4 out of 4 stars
Share This Review
Beyond Cloud Nine by Greg Spry is the story of a pilot who uncovers a vast conspiracy. Brooke Davis lives in a future where mankind has colonized much of the solar system out to Saturn. The United Nations acts as a unifying government, but its coalition is falling apart as separatist groups want independence. Conflict escalates until a new threat emerges. Davis discovers the new threat is a scam, a scam that promises a better future for mankind. Davis, however, isn’t sure she wants a future built on a lie.
Spry crafted a story that was interesting, with characters who felt real. Brooke Davis isn’t the usual infallible hero who does no wrong. She is a broken individual. Though it never comes up in the story, she has the feel of someone suffering with P.T.S.D. When she visits her twin sister, she struggles to open up her feelings. Along the trip there, she’s looking all around, expecting trouble that never comes while on the civilian transport. She shuns the attention when people on the street recognize her as a “hero.” It was one of the elements of the story I enjoyed the most, that Spry was able to craft such an element without being direct and forward about it.
One of the things I disliked the most, however, was the predictability of the story. It felt like the author wanted the reader to figure things out, but it felt to me like the clues Spry left were a little too direct. It became frustrating with how slow Davis seemed when she was presented with those same clues. It becomes even worse when you realize the story follows the same basic plot of stories like Alan Moore’s Watchmen. I would have liked to see a little more surprise in how everything unfolded.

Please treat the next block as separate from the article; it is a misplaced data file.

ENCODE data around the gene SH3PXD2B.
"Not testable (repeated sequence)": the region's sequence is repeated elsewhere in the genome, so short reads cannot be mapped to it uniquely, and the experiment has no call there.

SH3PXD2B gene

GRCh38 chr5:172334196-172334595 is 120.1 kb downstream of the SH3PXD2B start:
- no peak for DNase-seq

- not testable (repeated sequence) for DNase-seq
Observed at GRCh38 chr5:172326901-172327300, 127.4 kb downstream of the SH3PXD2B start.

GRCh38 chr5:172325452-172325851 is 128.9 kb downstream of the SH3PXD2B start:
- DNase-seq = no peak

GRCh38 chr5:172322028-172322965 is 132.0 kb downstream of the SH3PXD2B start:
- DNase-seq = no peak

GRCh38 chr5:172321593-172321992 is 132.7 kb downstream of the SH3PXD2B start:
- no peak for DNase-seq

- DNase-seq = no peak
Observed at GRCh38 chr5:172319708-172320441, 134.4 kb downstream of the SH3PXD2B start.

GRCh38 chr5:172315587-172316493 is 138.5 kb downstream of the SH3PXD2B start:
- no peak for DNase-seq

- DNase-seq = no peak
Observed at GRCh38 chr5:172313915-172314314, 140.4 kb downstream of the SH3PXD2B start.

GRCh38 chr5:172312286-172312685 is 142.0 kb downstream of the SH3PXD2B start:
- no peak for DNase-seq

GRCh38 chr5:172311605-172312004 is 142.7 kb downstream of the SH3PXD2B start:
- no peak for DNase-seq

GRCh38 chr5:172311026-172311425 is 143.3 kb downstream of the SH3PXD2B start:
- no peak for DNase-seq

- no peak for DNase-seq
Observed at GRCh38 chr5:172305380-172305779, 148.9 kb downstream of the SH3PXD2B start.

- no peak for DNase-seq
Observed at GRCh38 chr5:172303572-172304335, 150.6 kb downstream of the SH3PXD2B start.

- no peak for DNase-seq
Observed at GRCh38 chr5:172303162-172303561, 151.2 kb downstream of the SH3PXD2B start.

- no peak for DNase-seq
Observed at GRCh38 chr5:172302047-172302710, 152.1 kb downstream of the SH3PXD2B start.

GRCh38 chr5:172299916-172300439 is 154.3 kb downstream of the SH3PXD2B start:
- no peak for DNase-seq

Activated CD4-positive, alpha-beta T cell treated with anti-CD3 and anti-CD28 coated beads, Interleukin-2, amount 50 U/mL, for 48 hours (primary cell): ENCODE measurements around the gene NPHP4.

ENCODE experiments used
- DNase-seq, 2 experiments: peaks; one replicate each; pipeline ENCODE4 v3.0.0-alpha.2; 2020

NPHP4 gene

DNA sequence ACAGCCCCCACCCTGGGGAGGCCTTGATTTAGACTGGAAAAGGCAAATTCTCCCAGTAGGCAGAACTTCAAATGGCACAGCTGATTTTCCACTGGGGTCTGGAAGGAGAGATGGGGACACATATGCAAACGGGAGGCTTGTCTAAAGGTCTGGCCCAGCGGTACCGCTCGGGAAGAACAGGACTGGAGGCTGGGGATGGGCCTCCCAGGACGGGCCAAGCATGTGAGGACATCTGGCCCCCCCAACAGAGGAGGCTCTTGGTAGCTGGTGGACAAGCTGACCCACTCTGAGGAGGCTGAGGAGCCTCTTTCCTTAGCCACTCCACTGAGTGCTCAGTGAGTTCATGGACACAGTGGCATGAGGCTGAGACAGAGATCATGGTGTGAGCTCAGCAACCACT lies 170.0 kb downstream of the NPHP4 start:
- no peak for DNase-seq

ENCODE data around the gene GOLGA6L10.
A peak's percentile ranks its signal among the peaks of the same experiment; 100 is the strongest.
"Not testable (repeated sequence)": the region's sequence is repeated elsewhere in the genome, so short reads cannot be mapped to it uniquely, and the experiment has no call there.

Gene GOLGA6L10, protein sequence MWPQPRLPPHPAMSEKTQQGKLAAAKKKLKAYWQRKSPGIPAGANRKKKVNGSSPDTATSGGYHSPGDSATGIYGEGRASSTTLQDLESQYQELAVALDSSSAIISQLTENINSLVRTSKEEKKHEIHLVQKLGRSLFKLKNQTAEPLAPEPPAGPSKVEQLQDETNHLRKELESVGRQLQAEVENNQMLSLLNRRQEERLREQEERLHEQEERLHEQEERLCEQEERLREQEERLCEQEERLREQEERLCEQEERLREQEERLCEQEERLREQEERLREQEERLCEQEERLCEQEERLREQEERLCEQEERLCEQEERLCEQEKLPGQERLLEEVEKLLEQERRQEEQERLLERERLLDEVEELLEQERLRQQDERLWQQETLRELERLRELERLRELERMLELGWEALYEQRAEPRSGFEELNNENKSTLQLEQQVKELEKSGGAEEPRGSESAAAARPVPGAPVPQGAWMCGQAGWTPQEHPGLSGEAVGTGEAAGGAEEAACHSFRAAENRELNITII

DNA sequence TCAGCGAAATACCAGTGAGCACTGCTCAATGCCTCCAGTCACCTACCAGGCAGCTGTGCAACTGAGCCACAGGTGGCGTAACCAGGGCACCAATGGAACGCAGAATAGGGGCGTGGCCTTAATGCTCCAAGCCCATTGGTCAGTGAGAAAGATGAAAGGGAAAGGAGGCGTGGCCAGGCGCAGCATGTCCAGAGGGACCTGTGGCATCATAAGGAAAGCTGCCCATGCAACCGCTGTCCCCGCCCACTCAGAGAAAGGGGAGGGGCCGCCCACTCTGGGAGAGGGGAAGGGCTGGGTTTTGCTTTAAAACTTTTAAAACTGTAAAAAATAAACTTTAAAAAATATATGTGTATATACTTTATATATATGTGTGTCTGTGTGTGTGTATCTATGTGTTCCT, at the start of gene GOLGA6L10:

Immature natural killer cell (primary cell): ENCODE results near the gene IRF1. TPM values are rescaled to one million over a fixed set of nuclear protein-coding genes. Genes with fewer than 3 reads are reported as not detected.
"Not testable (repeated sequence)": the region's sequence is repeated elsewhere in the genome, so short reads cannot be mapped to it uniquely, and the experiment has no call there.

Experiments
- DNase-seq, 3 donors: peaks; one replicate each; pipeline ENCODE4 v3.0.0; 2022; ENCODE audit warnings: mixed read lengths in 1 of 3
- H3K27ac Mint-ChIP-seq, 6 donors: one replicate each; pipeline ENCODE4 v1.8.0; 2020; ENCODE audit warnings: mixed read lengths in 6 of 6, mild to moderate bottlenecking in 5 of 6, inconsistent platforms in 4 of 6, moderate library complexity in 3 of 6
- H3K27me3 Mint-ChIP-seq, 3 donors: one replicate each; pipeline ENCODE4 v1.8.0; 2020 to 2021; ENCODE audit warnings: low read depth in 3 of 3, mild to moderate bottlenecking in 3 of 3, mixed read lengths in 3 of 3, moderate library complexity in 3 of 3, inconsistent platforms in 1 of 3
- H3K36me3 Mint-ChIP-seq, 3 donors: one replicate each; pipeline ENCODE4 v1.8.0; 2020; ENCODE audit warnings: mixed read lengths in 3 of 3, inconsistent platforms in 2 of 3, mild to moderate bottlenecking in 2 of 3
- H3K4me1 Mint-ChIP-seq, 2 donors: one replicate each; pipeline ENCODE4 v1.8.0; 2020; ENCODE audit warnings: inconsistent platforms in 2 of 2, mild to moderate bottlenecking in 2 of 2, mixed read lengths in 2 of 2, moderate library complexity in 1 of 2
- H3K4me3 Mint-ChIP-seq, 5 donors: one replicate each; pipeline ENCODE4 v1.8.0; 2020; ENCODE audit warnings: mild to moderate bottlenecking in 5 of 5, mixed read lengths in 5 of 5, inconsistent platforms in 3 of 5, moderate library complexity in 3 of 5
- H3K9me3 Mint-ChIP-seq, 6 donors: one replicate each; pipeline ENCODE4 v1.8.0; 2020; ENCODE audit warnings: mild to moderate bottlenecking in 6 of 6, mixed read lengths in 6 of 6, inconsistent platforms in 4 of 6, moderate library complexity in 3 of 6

One element that I both liked and disliked was the author’s focus on diversity. Brooke Davis is a mixed-race character, with a Japanese Mother and an American father. While it’s noble to create a science fiction hero that isn’t a white man, in drawing the kind of attention to it that Spry does, he inadvertently showcases the lack of diversity in his overall universe. For a story set approximately two hundred years in the future, it seems the global, ethnic migration we’re seeing in our time mysteriously grinds to a halt over the next two hundred years. The future Davis lives in is one where a mixed race individual sticks out in a country where mixed race individuals are common today.
Still, it is a subject that spurned my thoughts on the matter. I read a lot of science fiction, and watch a lot more on television. Many times I don’t agree with a position taken or how that position is presented, but if the creator gets me thinking, then he or she succeeded. Spry succeeded in driving the conversation in my head, and that was what I enjoyed about it.
If you’re a casual science fiction fan who reads only for the adventure, then you may be turned off by the social messages presented. If you’re one of those few bothered when identity politics is front-and-center, then this book is not for you. Serious science fictions fans – those who enjoy it, social messages and all – will enjoy Beyond Cloud Nine. It is an excellent book for a book club discussion, since the issues I had with it felt more like points for a discussion than actual flaws. Even those obsessed with an author’s editing will be pleased with the negligible errors in the text. This book earns a solid 4 out of 4 stars from me.
Beyond Cloud Nine (Beyond Saga Book 1)
View: on Bookshelves | on Amazon
Like jjmainor's review? Post a comment saying so!